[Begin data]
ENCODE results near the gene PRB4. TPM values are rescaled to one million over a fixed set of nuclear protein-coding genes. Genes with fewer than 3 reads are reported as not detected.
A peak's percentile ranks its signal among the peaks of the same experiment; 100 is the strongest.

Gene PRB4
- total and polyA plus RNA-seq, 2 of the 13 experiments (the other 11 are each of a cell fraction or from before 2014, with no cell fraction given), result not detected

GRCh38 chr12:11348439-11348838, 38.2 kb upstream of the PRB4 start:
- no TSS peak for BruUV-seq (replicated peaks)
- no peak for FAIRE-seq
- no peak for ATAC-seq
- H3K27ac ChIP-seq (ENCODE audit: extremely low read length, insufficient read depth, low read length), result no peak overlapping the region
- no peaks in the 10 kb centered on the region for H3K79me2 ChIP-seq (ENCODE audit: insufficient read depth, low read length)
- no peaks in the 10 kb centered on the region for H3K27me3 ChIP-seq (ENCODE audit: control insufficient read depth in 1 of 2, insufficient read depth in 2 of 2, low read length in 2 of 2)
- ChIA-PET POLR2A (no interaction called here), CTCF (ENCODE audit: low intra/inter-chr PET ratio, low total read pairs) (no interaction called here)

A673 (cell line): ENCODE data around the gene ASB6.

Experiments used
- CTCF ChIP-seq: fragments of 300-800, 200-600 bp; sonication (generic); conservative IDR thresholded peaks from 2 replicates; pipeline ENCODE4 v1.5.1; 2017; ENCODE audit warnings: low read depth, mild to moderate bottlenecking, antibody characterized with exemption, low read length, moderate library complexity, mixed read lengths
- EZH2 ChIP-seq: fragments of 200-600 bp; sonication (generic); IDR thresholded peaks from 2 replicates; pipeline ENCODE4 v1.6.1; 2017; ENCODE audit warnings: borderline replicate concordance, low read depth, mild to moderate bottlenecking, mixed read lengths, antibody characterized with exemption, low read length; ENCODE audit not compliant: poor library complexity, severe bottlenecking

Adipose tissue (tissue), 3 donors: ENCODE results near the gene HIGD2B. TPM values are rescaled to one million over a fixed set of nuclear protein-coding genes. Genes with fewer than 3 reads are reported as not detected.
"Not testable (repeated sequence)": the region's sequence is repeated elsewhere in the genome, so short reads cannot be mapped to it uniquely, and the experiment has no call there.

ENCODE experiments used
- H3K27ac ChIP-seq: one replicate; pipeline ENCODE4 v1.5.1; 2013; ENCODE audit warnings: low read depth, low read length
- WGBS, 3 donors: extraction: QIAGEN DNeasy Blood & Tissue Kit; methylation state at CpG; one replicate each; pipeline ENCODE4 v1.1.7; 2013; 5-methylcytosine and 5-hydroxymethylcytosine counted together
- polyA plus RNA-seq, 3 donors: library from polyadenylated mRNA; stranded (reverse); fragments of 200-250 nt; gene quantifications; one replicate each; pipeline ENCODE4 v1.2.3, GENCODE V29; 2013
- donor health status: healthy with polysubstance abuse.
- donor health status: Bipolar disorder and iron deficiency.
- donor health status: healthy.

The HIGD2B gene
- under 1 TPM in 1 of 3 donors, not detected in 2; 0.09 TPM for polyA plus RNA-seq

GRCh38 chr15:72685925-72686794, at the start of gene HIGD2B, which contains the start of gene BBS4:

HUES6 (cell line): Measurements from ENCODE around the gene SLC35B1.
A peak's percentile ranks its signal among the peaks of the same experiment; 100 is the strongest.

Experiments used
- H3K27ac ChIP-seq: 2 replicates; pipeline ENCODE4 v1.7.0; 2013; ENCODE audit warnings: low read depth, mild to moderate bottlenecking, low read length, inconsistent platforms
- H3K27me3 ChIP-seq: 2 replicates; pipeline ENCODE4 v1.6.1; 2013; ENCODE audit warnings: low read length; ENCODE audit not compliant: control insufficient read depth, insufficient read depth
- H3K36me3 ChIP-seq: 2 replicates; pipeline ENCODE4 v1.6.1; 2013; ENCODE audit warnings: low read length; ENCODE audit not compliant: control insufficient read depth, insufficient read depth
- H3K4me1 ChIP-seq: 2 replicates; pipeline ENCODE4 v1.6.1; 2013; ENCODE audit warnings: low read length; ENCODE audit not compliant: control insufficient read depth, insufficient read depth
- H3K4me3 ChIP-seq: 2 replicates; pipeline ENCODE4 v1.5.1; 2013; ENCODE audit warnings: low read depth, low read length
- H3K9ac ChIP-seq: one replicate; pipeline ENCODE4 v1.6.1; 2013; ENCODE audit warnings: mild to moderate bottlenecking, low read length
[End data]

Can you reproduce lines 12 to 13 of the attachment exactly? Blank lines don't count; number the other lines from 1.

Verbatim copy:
- ChIA-PET POLR2A (no interaction called here), CTCF (ENCODE audit: low intra/inter-chr PET ratio, low total read pairs) (no interaction called here)

A673 (cell line): ENCODE data around the gene ASB6.